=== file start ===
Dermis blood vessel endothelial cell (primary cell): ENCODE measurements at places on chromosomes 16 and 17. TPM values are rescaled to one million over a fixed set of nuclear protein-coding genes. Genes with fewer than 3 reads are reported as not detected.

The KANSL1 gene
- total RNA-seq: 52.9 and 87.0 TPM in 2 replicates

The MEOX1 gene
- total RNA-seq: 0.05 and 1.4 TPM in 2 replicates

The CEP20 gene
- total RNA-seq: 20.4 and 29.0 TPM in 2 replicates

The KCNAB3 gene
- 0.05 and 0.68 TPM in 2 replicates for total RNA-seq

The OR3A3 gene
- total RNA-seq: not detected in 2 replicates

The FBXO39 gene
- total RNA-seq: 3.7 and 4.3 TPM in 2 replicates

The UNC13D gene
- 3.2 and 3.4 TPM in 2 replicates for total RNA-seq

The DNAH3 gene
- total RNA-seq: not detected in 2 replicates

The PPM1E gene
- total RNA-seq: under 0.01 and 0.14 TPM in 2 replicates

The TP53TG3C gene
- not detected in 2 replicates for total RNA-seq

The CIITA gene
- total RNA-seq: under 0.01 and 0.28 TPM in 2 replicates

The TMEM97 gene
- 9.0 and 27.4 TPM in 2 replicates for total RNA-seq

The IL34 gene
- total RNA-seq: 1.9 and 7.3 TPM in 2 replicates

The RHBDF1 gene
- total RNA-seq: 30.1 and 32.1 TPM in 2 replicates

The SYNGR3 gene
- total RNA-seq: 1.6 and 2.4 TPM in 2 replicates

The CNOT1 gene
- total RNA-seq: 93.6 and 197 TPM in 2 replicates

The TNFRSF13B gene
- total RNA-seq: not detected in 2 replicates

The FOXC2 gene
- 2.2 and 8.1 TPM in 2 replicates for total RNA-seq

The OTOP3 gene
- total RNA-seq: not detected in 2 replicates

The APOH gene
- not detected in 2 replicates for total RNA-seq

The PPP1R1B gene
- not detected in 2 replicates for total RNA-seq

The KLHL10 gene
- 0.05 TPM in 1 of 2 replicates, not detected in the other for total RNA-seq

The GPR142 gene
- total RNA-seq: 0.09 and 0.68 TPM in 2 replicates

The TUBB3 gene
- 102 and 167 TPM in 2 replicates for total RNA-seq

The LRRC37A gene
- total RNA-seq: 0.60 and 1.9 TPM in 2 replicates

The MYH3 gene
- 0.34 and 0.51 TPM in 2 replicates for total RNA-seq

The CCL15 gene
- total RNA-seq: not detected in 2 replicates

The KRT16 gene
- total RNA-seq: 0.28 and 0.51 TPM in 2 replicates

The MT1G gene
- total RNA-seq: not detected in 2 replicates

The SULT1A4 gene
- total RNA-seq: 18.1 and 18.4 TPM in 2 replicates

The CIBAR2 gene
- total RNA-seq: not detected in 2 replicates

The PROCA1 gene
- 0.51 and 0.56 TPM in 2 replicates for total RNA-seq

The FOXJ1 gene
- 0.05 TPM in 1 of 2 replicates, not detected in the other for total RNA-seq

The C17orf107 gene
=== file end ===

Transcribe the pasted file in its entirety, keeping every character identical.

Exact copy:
Dermis blood vessel endothelial cell (primary cell): ENCODE measurements at places on chromosomes 16 and 17. TPM values are rescaled to one million over a fixed set of nuclear protein-coding genes. Genes with fewer than 3 reads are reported as not detected.

The KANSL1 gene
- total RNA-seq: 52.9 and 87.0 TPM in 2 replicates

The MEOX1 gene
- total RNA-seq: 0.05 and 1.4 TPM in 2 replicates

The CEP20 gene
- total RNA-seq: 20.4 and 29.0 TPM in 2 replicates

The KCNAB3 gene
- 0.05 and 0.68 TPM in 2 replicates for total RNA-seq

The OR3A3 gene
- total RNA-seq: not detected in 2 replicates

The FBXO39 gene
- total RNA-seq: 3.7 and 4.3 TPM in 2 replicates

The UNC13D gene
- 3.2 and 3.4 TPM in 2 replicates for total RNA-seq

The DNAH3 gene
- total RNA-seq: not detected in 2 replicates

The PPM1E gene
- total RNA-seq: under 0.01 and 0.14 TPM in 2 replicates

The TP53TG3C gene
- not detected in 2 replicates for total RNA-seq

The CIITA gene
- total RNA-seq: under 0.01 and 0.28 TPM in 2 replicates

The TMEM97 gene
- 9.0 and 27.4 TPM in 2 replicates for total RNA-seq

The IL34 gene
- total RNA-seq: 1.9 and 7.3 TPM in 2 replicates

The RHBDF1 gene
- total RNA-seq: 30.1 and 32.1 TPM in 2 replicates

The SYNGR3 gene
- total RNA-seq: 1.6 and 2.4 TPM in 2 replicates

The CNOT1 gene
- total RNA-seq: 93.6 and 197 TPM in 2 replicates

The TNFRSF13B gene
- total RNA-seq: not detected in 2 replicates

The FOXC2 gene
- 2.2 and 8.1 TPM in 2 replicates for total RNA-seq

The OTOP3 gene
- total RNA-seq: not detected in 2 replicates

The APOH gene
- not detected in 2 replicates for total RNA-seq

The PPP1R1B gene
- not detected in 2 replicates for total RNA-seq

The KLHL10 gene
- 0.05 TPM in 1 of 2 replicates, not detected in the other for total RNA-seq

The GPR142 gene
- total RNA-seq: 0.09 and 0.68 TPM in 2 replicates

The TUBB3 gene
- 102 and 167 TPM in 2 replicates for total RNA-seq

The LRRC37A gene
- total RNA-seq: 0.60 and 1.9 TPM in 2 replicates

The MYH3 gene
- 0.34 and 0.51 TPM in 2 replicates for total RNA-seq

The CCL15 gene
- total RNA-seq: not detected in 2 replicates

The KRT16 gene
- total RNA-seq: 0.28 and 0.51 TPM in 2 replicates

The MT1G gene
- total RNA-seq: not detected in 2 replicates

The SULT1A4 gene
- total RNA-seq: 18.1 and 18.4 TPM in 2 replicates

The CIBAR2 gene
- total RNA-seq: not detected in 2 replicates

The PROCA1 gene
- 0.51 and 0.56 TPM in 2 replicates for total RNA-seq

The FOXJ1 gene
- 0.05 TPM in 1 of 2 replicates, not detected in the other for total RNA-seq

The C17orf107 gene